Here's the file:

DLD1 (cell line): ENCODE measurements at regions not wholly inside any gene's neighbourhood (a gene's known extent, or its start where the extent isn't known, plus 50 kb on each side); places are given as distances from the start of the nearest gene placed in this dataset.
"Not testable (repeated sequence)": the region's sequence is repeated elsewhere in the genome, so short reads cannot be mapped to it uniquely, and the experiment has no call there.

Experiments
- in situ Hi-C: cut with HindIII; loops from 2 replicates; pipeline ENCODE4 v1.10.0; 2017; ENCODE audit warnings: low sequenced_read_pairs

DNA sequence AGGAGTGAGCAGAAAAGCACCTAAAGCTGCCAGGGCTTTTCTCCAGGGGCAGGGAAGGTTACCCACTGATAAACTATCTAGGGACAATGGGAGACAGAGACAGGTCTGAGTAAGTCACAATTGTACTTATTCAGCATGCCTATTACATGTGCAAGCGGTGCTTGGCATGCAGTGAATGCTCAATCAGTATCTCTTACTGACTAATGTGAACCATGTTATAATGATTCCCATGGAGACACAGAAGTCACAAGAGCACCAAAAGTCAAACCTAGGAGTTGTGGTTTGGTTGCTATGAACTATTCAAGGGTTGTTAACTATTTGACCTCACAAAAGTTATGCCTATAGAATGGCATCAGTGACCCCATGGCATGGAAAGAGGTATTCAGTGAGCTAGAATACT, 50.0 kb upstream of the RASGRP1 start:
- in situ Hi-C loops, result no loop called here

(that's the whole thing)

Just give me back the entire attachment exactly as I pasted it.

DLD1 (cell line): ENCODE measurements at regions not wholly inside any gene's neighbourhood (a gene's known extent, or its start where the extent isn't known, plus 50 kb on each side); places are given as distances from the start of the nearest gene placed in this dataset.
"Not testable (repeated sequence)": the region's sequence is repeated elsewhere in the genome, so short reads cannot be mapped to it uniquely, and the experiment has no call there.

Experiments
- in situ Hi-C: cut with HindIII; loops from 2 replicates; pipeline ENCODE4 v1.10.0; 2017; ENCODE audit warnings: low sequenced_read_pairs

DNA sequence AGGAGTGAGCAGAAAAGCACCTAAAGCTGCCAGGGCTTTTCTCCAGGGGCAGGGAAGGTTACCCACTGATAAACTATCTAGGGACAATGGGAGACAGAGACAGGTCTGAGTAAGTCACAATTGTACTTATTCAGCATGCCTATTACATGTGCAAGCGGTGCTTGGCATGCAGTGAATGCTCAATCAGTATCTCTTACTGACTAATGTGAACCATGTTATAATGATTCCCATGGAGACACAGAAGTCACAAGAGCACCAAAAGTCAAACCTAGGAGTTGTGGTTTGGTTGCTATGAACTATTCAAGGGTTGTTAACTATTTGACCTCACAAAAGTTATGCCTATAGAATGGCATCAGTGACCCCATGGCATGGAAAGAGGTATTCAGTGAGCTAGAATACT, 50.0 kb upstream of the RASGRP1 start:
- in situ Hi-C loops, result no loop called here